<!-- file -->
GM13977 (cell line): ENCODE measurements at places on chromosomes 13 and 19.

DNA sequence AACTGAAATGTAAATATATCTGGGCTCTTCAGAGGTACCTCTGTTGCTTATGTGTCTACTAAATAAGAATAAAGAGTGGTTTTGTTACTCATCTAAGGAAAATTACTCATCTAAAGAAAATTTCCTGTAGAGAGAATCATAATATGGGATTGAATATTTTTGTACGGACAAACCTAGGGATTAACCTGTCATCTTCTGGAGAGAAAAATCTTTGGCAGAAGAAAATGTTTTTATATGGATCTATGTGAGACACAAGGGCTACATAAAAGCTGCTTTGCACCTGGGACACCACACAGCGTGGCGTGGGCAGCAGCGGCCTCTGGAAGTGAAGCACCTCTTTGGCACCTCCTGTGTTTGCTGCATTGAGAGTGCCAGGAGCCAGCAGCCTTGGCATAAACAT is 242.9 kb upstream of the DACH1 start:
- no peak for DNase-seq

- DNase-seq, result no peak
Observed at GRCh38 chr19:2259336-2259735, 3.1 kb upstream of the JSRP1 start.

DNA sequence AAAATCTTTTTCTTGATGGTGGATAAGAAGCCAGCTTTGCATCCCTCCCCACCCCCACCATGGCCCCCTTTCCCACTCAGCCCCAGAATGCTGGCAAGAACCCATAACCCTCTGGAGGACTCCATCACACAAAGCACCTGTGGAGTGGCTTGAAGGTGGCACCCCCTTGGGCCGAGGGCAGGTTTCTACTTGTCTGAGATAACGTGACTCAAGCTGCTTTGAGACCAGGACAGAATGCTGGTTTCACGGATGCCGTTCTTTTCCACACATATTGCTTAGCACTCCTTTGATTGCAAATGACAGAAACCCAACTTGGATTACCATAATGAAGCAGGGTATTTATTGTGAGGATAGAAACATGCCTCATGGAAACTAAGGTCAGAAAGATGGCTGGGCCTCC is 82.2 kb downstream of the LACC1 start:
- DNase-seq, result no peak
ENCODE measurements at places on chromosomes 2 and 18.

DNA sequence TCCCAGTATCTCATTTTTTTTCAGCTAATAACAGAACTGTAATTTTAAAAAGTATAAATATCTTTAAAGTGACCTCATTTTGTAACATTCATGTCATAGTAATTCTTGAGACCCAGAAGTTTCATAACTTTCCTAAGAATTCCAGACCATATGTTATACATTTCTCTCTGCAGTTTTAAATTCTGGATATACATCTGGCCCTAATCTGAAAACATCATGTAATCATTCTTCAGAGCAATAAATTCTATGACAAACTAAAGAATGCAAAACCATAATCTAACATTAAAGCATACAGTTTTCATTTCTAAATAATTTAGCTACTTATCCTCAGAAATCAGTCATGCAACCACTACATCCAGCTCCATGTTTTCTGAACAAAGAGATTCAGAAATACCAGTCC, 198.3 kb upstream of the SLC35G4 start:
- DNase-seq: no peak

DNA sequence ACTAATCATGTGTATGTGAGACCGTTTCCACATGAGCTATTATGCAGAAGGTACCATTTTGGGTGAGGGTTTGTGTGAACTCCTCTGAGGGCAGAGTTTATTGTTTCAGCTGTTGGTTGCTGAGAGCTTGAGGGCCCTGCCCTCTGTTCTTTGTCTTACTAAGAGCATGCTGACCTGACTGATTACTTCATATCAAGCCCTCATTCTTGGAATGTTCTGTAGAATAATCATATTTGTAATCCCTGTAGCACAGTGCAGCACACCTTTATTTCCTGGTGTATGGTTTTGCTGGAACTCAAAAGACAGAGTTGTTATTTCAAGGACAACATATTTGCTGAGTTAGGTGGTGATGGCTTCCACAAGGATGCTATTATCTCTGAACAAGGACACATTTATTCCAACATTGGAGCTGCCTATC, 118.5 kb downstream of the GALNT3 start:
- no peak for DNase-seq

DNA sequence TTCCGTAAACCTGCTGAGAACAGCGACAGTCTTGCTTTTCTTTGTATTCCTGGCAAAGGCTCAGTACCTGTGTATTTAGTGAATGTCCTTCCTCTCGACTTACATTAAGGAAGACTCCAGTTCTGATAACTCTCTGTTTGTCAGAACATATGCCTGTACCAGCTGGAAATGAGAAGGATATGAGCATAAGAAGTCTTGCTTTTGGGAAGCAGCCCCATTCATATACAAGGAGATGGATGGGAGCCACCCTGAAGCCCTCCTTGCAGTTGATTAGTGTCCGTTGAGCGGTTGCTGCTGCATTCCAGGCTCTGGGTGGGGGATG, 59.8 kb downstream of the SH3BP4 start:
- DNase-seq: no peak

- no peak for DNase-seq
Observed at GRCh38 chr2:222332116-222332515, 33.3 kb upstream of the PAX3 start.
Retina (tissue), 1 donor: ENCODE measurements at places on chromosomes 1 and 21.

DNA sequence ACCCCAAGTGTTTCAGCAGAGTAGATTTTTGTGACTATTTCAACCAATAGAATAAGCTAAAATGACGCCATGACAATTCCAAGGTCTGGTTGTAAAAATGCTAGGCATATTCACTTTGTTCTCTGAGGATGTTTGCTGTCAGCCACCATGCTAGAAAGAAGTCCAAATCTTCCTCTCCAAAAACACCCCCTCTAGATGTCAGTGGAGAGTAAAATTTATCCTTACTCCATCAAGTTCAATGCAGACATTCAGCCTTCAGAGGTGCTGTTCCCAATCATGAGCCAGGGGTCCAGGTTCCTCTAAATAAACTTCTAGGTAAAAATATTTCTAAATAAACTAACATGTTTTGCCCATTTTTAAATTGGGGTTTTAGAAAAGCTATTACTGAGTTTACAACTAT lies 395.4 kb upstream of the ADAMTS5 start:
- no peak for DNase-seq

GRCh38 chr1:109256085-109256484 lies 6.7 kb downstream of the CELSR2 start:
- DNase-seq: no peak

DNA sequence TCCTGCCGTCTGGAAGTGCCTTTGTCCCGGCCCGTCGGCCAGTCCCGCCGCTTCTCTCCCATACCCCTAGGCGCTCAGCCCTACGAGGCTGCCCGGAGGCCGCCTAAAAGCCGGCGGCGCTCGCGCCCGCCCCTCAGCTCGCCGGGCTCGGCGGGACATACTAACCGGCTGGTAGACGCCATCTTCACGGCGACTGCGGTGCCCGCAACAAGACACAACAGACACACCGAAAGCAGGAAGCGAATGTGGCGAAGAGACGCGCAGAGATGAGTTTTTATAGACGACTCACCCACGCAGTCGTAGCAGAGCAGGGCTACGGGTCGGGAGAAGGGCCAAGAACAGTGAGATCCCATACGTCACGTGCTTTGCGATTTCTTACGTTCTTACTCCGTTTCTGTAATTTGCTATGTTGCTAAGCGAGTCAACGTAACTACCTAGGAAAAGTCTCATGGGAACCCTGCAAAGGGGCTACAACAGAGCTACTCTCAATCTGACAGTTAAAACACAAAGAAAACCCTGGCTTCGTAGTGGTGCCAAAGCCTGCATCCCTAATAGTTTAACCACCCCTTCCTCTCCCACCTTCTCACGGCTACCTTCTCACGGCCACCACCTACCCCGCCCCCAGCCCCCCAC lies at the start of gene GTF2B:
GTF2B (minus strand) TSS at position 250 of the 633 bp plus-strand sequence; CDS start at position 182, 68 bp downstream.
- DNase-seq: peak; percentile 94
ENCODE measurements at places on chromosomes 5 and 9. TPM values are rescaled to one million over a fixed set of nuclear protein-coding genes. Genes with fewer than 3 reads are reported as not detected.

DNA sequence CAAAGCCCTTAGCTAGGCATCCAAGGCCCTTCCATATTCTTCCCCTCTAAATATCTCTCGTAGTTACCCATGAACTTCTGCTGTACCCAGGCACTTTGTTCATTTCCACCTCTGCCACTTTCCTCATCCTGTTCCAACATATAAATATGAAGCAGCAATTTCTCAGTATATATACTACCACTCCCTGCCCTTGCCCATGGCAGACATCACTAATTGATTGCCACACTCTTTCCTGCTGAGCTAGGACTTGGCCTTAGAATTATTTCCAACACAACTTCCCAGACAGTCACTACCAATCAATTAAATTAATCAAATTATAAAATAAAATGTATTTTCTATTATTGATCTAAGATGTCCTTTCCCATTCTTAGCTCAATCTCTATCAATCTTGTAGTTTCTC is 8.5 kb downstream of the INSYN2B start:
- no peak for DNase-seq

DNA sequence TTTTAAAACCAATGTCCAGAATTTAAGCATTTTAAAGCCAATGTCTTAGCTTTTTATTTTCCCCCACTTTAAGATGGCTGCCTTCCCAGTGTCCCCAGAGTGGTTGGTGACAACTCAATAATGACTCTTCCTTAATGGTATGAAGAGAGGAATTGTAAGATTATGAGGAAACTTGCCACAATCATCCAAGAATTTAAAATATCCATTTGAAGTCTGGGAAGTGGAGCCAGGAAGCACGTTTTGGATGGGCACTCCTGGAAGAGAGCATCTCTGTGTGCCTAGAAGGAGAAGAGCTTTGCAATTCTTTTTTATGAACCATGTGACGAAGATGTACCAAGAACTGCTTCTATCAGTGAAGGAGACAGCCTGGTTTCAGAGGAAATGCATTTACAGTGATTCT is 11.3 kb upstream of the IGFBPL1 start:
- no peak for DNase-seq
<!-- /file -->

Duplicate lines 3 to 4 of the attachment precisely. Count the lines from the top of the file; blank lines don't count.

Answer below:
- no peak for DNase-seq

- DNase-seq, result no peak